I’ve been quiet on the blog recently because I’m in the middle of a fairly hectic travel schedule – 24 nights away in July and August, and only two weeks with no flights in July, August, September. It all seemed like a good idea at the time…

I’m determined to stay healthy while travelling for work – mentally, physically and spiritually. I find managing a healthy lifestyle can be challenging when I’m at home. Staying healthy when travelling is definitely trickier!

how to stay healthy when travelling for work

Tips for staying healthy while travelling for work

My normal healthy quadfecta is exercise, good food, sleep and managing stress. If one falters for a few days I’m usually OK, but if two or three of them start to wane, then the problems can set in!

1. Exercise

The first thing I always pack is my exercise gear. Sneakers, leggings, t-shirt. And if I’m going somewhere cold (hello Auckland), a couple of extra layers that can be easily tied around my waist when I warm up. I’ve started also packing my swimmers, cap and goggles, but they haven’t made it out of my suitcase yet. And sadly, neither have my sneakers on my last couple of trips. I love getting up and going for a quick walk when I’m travelling, or if time permits, a longer explore. There are so many new and interesting sights to see – especially when compared to my usual walking route at home.

My accommodation preference for longer trips is an Air BnB but for shorter trips, I’ll usually stay in a hotel. Which means there is also an opportunity to use the hotel gym if I’m desperate or if the weather really isn’t cooperating.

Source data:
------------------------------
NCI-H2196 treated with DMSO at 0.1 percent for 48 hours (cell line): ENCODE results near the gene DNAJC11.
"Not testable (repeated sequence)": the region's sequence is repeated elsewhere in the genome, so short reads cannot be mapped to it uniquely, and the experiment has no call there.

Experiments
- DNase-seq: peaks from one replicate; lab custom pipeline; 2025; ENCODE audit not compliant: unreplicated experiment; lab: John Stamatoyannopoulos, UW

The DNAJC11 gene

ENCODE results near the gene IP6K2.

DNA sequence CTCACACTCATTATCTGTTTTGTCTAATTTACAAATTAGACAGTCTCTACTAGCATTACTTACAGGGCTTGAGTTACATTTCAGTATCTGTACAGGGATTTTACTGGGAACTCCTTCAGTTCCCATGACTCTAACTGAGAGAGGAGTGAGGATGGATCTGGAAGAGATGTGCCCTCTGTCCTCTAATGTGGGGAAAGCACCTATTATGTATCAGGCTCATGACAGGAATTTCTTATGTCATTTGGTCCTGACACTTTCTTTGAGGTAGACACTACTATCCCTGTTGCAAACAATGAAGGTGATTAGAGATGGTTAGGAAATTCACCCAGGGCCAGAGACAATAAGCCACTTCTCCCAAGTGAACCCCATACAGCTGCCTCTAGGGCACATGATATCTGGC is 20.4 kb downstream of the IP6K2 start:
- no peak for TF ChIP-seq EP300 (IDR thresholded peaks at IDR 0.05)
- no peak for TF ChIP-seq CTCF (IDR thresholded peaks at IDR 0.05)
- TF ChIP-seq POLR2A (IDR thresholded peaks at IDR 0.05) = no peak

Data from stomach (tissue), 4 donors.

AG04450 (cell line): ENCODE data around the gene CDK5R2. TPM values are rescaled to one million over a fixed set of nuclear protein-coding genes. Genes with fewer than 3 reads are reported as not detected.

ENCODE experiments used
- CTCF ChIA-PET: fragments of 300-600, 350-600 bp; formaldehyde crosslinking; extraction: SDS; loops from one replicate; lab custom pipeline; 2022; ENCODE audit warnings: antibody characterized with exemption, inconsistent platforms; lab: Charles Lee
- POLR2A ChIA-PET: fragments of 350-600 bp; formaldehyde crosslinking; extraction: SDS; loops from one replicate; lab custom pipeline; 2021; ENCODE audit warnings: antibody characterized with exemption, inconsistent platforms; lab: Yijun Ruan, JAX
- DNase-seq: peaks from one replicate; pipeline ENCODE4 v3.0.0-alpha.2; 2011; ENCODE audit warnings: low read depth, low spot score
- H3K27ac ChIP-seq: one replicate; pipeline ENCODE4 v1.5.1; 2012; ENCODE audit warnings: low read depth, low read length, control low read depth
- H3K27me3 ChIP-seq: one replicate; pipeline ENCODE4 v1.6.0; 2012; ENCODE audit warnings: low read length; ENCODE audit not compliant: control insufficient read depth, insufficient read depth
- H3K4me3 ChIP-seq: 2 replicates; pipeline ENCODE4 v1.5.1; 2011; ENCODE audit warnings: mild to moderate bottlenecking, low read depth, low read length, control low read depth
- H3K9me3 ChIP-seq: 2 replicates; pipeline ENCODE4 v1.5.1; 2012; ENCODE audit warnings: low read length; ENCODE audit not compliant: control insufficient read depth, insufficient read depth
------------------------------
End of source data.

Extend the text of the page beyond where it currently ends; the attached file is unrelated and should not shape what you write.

2. Food and drink

I find managing food the most difficult part of travel, thanks to having a few squillion food intolerances that are a pain in the bum (literally!) if I ignore them for too long. However, as a life-long food lover, it can also be the best part as I get to try great restaurants and often new-to-me food combinations. A recent meal at Movida Aqui in Melbourne was a food and work-travel highlight of the year so far. As was last night’s sublime dinner at Augustus Bistro in Auckland. Of course, the company each time made it extra-special.

For me, the key to food management is to make sure I have enough veggies each day, and enough protein for breakfast to keep me going. As I usually try and stay somewhere with a kitchen, I can control the food part to an extent – at least for a few meals. If I have a long-ish stay (4+ nights) in the one place, I’ll squeeze my Nutri-bullet into my suitcase (it weighs 2.5kg) so I can have a veggie smoothie in the mornings (my fave combo is beetroot, carrot, ginger, cinnamon, spinach, avocado, and a few frozen berries), which helps with the veggie side of things.

Most supermarkets also have great options for pre-made meals, especially fresh salads. Many times (especially in the US), I’ve gone to WholeFoods and made up a salad from the salad bar and bought a chicken piece or two. Most hotel kitchens are also happy to give you a side of steamed veggies without sauce or butter if you’re looking for something a bit lighter on the room-service menu.